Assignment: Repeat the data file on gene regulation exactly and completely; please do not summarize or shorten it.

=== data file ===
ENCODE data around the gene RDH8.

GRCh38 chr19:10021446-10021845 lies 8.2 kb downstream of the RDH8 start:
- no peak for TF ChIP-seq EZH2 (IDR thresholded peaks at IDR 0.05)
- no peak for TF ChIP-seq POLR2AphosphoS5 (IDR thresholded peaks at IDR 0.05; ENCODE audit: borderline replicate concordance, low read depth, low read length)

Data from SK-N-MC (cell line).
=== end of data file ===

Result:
ENCODE data around the gene RDH8.

GRCh38 chr19:10021446-10021845 lies 8.2 kb downstream of the RDH8 start:
- no peak for TF ChIP-seq EZH2 (IDR thresholded peaks at IDR 0.05)
- no peak for TF ChIP-seq POLR2AphosphoS5 (IDR thresholded peaks at IDR 0.05; ENCODE audit: borderline replicate concordance, low read depth, low read length)

Data from SK-N-MC (cell line).